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Pressure is mounting on the Redskins to trade Kirk Cousins

I was one of the first people to write this earlier in February: Kirk Cousins to the 49ers makes much more sense in 2018 than it does 2017.

Apparently, the Redskins front office is starting to agree with that sentiment. With the franchise tag deadline looming on Wednesday, there is significant pressure on Washington to avoid the aftermath of a dreaded one-year deal — even if that means a trade.’s John Keim reported Cousins and the Redskins are still incredibly far apart from a long term deal, and that the only team as of right now Cousins would sign a lucrative extension with is the 49ers.

The Redskins are starting to understand if they franchise tag Cousins and miss the playoffs next season, it’s very likely Cousins is going elsewhere in 2018 and Washington will have nothing to show for their loss. A one-year bet on Cousins, especially in a division with Dak Prescott and Eli Manning, is essentially like playing Russian Roulette. Cousins is a standup guy who loves Washington D.C., but he’ll understand his future is brighter elsewhere, likely San Francisco, come 2018.

So if Kyle Shanahan and John Lynch are enamored with Cousins’ talent — which by all accounts both are — why wouldn’t they just wait another season for him to become a free agent?

Well, plans change rapidly in the NFL. In fact, plans rarely go according to schedule. What if Cousins does end up leading the Redskins to their first postseason win since 2005? It’s not out of the question in a generally wide open NFC. The Redskins won the NFC East under Cousins in 2015. If he does win a postseason game, Dan Snyder and company will have no choice but to hand over the kings ransom. Or what if Cousins suffers a major injury late in the season that will keep him out until 2019? Anything can happen.

On the other side of the country, the 49ers will have wasted 2017 with a stop gap quarterback in anticipation that Cousins would arrive in San Francisco in 2018. It’s just too hard to assume the future in such an unpredictable sports league. That’s why the 49ers need to seriously consider striking while the iron is hot.

There’s no way the 49ers are giving up the usual two first-round picks it would cost to obtain a player who has been franchise tagged. Cousins would have to be traded to San Francisco with a long term deal already drawn up and ready to be signed. There’s pressure to get a deal done during the NFL Combine, and certainly before the NFL Draft.

I’ve proposed what many believe to be a fair trade for both teams. More than 2,500 people have voted on Twitter.

Why it’s fair for the 49ers: Shanahan and Lynch are essentially giving up a second and third round pick for a franchise quarterback. Cousins essentially becomes the No. 2 overall pick, and they’ll still get to take a very quality player at No. 17 overall. It’s parting with that No. 34 overall pick that will be tough to swallow. But the bottom line is you can’t build a winning program in this league without a quarterback. Is an extra wide receiver or linebacker in the second round going to change everything for the 49ers? No way. Washington’s giving up a proven gunslinger, and after the fortune they handed over for Robert Griffin III in 2012, I bet they’ll hold out for that second round pick.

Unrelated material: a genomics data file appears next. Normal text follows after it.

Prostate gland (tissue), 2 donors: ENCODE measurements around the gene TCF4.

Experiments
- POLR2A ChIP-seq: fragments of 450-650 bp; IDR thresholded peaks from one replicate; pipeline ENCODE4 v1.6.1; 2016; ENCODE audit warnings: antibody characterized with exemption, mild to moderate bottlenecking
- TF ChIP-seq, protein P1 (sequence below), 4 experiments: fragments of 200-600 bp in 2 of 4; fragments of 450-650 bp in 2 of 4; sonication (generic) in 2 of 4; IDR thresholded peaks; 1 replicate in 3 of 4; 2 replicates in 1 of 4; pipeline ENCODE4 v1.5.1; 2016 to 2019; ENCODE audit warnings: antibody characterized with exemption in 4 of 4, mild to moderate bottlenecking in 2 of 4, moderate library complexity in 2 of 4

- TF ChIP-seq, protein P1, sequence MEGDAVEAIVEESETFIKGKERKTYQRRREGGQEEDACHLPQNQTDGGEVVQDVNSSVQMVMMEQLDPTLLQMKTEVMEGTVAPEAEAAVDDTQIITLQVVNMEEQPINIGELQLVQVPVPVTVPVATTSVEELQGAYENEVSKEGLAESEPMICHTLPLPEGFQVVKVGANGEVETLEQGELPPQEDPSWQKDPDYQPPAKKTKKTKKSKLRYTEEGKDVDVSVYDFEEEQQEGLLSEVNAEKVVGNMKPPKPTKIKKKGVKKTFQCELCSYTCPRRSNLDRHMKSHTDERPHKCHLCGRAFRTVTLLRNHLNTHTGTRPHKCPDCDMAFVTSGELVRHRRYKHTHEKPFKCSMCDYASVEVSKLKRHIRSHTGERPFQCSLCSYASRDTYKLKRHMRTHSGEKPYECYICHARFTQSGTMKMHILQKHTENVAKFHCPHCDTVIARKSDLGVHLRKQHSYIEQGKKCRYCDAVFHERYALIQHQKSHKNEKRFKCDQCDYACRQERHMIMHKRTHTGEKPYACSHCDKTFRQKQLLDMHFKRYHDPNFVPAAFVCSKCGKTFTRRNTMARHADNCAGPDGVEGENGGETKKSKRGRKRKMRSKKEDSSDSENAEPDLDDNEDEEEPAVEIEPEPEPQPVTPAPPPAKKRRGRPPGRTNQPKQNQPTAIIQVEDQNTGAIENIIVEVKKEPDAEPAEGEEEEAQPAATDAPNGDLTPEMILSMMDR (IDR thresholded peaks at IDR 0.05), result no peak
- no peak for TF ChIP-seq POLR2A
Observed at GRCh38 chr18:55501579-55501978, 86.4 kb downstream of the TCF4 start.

Why it’s fair for the Redskins: Washington can still be in win-now mode by adding Jay Cutler or Tony Romo for a year, while also taking a quarterback for the future at some point in the draft. The risk of having Cousins leave for nothing next offseason would put GM Scot McCloughan’s job on the line. Instead, you get a building block at No. 2 overall and the flexibility of the 34th overall pick to move back into the first round if necessary. The third-round pick in 2018 is the cherry on top.

Some 49ers fans will be outraged with this trade because they don’t believe a soon-to-be 29-year-old Cousins can beat an Aaron Rodgers, Russell Wilson or Matt Ryan in the playoffs. And that may end up being true. But when you don’t have a quarterback, these are the types of chances you take. If you putter around with Cutler, or Brian Hoyer or Matt Schaub for a year and then hand the reigns to some unproven rookie, isn’t that even more dangerous than rolling with Cousins? What’s the point of lollygagging around in Year 1 of this regime?

Lynch has made it clear the 49ers will not rush into any rash decisions. Shanahan has said every decision is about winning long term, not about right now. But on a six-year contract, aren’t these the kind of chances the new power regime can absorb should they go wrong?

The bottom line is that Cousins has the arm and the smarts to win in the NFL. Watch the film on him the last two seasons and you’ll see a quarterback who can win from within the pocket and make every throw. I could make the argument that he’s the best quarterback option on the market in the last several seasons. Does Deshaun Watson, Mitch Trubisky or DeShone Kizer have the smarts and arm talent to win in the NFL? We have absolutely no idea, and all three would be considered success stories should they reach Cousins’ level of quarterbacking.

Opportunities don’t come often like this, which is why Shanahan and Lynch need to weigh negotiations with the Washington Redskins very seriously.


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